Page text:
Naked, the genatoid Maria hangs from the scaffolding, and slips down to the floor gracefully as if birthed from a standing animal. Unsteady on her new legs, at first, she finally comes to standing, curious, alive. There is something absolutely unique, for the audience, about the physical presence of this naked girl, an actor playing a genetic copy of the character she is playing in the play. The nakedness of her body serving to accentuate the physicality and the immediacy and intimacy of this moment. This is a birth, no less natural than that of a test-tube baby, yet we are instinctively both repelled and attracted at the same time. And at the same time, all this occurs behind a gauze, our view mediated, indirect. In fact, we hardly ever see the genatoid Maria directly. Most of her first scene is played upstage, the actors facing their reflections in the screens. The genatoid Maria is fascinated by her mirror-image, almost ignoring Jon and Elena Fredersen as they discuss her. Given her nature as a copy, the play with reflection is very poignant. The gaze of the audience alights not upon the genatoid Maria, but upon a representation of this representation.

After the creation scene, we see the real Maria only through a distorting lens. She is surrounded by the screens so that it is only her face and hands that we see, and her hands hold the distorting lens in front of her face. This clever device again brings into question - what is the real body, who is the real Maria, through what lens do we see when we view the genatoid Maria? The having-being-doing body problem, indeed, is constantly destabilised in this adaptation. In the Kaos Metropolis, the Frankenstein figure, Rotwang, is killed not by his creature, nor, as in Lang's film, by the romantic hero, but by the human being he has cloned, the original from which he made his copy. This twist on the classic story suggests, not only the rape-angst associated with involuntary cloning and the just retribution of the rape-victim, but the brute terror of the identity crisis brought on by the disruption of the liminal habitat of both having and being one's own body. For the audience watching the actors doing the physical choreography through which this narrative unfolds, the ontological discomfort is all the more acute.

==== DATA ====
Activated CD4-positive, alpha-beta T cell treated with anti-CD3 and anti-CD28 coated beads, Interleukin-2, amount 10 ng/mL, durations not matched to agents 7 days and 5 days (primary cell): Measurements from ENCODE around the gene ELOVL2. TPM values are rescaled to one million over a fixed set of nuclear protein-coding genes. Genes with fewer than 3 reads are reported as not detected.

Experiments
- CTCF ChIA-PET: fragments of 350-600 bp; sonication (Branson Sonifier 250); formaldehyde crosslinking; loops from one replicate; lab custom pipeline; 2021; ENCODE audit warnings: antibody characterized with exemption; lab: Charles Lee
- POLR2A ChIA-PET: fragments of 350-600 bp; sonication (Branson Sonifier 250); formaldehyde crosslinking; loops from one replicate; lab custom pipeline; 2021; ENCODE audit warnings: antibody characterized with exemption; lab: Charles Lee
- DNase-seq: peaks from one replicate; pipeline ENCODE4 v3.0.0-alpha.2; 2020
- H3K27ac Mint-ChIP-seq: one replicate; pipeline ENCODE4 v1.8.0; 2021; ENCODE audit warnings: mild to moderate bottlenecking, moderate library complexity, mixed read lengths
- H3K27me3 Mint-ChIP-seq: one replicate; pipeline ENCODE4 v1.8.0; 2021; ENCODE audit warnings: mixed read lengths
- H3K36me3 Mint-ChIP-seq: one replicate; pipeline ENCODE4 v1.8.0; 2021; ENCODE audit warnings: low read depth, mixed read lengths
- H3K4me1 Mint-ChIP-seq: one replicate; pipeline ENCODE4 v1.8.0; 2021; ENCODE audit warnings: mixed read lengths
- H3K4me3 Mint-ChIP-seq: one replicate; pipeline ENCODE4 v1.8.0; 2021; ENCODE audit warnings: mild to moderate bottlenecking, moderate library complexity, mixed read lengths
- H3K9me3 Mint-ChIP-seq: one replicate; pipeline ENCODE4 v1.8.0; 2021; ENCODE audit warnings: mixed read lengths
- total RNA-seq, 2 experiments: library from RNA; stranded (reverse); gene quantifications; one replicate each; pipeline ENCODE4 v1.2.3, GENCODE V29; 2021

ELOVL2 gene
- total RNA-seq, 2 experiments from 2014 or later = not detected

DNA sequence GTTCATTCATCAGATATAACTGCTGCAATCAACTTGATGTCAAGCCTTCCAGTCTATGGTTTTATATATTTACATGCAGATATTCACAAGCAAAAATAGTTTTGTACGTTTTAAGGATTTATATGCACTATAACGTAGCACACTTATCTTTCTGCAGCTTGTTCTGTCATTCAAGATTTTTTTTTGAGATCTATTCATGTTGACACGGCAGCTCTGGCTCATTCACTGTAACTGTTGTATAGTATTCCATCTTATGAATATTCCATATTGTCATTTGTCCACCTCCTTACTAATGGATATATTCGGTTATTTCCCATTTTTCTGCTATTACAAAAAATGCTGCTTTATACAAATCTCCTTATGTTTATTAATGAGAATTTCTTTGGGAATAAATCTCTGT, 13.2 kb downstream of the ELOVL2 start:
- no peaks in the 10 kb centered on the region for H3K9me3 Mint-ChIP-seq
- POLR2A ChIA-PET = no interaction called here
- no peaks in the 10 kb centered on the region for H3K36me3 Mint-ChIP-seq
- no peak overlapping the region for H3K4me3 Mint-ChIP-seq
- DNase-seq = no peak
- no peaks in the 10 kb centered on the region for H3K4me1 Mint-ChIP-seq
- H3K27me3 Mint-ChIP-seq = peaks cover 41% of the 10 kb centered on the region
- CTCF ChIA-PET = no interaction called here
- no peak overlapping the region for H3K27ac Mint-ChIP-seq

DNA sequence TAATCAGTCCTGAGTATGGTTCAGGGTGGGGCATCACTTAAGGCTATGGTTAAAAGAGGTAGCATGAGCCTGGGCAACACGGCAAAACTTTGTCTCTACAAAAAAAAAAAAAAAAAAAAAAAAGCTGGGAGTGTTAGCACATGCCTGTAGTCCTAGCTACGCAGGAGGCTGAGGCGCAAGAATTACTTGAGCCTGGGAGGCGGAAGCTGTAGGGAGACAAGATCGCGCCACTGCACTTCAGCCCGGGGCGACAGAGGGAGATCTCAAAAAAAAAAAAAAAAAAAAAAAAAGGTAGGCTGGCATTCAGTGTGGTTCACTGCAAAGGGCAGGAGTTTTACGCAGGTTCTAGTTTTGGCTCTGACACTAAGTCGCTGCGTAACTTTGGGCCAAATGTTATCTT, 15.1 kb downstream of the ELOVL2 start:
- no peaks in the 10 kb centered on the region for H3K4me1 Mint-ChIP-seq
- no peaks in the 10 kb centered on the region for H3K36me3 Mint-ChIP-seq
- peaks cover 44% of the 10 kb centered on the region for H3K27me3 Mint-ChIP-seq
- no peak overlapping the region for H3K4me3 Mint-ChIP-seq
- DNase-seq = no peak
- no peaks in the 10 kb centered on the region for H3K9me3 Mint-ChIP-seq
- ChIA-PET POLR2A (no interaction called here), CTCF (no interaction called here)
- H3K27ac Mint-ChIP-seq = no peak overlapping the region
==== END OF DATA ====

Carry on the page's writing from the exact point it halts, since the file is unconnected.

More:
Abstract | PhD Proposal | Conference Paper | US Research Trip | Cyborg Links
Home | WebCreation Quarter | Cyborg Quarter | Theatre Quarter | Links Quarter
Best viewed in IE5.5 or Netscape 6